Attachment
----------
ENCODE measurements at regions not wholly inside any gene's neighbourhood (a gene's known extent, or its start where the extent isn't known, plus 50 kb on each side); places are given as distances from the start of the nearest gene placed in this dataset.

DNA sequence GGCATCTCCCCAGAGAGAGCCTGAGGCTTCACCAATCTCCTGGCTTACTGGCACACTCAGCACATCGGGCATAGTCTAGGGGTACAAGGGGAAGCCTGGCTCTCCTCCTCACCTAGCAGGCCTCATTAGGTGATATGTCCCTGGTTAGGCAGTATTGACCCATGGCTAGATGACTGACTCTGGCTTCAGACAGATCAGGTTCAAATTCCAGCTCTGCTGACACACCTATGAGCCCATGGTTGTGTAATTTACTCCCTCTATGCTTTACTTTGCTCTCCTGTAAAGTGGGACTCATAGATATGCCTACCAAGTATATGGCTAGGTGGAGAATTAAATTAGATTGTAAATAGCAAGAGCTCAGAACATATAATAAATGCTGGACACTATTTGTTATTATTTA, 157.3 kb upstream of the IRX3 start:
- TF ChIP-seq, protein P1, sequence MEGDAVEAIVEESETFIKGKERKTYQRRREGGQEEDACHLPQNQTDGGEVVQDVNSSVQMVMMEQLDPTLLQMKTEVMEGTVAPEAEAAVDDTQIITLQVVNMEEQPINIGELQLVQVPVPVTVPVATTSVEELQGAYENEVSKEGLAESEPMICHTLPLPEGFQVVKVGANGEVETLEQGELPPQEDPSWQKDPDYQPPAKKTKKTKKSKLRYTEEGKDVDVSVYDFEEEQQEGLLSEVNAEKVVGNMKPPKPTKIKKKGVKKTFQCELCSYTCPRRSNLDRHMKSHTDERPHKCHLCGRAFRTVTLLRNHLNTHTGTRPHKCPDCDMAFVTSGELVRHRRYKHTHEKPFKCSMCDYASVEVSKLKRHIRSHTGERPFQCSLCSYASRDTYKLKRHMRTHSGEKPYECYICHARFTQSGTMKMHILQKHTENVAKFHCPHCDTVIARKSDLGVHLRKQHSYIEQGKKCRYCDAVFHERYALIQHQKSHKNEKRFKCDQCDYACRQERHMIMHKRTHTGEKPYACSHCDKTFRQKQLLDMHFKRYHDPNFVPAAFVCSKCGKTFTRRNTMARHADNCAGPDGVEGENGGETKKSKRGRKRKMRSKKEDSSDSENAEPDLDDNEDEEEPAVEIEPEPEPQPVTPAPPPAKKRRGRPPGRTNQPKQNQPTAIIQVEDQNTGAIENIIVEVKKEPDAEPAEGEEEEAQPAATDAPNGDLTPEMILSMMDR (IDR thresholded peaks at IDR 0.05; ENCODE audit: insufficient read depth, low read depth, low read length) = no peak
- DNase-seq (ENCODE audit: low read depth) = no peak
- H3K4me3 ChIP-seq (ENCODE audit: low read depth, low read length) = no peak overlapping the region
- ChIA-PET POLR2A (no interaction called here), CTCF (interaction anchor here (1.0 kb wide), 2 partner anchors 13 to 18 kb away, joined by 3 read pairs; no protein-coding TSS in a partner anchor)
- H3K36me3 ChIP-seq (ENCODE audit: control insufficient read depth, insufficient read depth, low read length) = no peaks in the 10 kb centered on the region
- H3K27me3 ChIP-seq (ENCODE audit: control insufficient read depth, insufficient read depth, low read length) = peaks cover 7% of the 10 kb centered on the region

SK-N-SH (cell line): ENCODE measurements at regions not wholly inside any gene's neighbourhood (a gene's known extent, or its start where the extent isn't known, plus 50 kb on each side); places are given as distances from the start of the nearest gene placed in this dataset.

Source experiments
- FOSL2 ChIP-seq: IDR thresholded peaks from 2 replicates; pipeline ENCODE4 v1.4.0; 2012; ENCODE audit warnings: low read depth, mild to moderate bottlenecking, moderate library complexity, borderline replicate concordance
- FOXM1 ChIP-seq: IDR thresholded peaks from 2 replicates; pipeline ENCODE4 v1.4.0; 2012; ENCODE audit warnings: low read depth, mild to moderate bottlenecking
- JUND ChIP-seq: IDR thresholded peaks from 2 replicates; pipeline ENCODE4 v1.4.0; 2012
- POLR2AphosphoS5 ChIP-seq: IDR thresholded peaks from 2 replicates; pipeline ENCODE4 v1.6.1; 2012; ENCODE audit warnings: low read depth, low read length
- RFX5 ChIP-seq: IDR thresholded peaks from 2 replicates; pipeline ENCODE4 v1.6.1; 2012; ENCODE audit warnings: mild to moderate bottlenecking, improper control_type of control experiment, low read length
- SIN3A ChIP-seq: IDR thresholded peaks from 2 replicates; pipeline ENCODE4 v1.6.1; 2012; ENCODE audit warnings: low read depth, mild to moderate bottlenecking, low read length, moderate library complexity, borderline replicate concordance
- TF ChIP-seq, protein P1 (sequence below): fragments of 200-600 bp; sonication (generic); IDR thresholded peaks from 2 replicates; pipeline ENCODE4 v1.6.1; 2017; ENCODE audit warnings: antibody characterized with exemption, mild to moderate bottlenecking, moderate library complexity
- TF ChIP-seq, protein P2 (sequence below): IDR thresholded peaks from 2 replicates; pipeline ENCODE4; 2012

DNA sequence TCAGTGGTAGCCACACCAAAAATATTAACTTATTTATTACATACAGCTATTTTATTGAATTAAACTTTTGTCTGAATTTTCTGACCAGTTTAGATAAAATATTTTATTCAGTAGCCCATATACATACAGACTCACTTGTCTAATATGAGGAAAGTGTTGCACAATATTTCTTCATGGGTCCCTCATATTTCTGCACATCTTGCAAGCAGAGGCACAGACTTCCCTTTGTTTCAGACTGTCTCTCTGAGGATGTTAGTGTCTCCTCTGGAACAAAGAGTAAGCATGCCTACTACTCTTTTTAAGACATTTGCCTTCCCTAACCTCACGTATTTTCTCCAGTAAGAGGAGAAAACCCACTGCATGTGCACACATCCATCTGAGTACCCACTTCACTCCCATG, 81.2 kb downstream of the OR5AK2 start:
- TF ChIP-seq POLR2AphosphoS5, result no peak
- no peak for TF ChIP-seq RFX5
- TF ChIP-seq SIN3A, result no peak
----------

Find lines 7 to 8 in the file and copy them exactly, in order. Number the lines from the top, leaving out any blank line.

- H3K36me3 ChIP-seq (ENCODE audit: control insufficient read depth, insufficient read depth, low read length) = no peaks in the 10 kb centered on the region
- H3K27me3 ChIP-seq (ENCODE audit: control insufficient read depth, insufficient read depth, low read length) = peaks cover 7% of the 10 kb centered on the region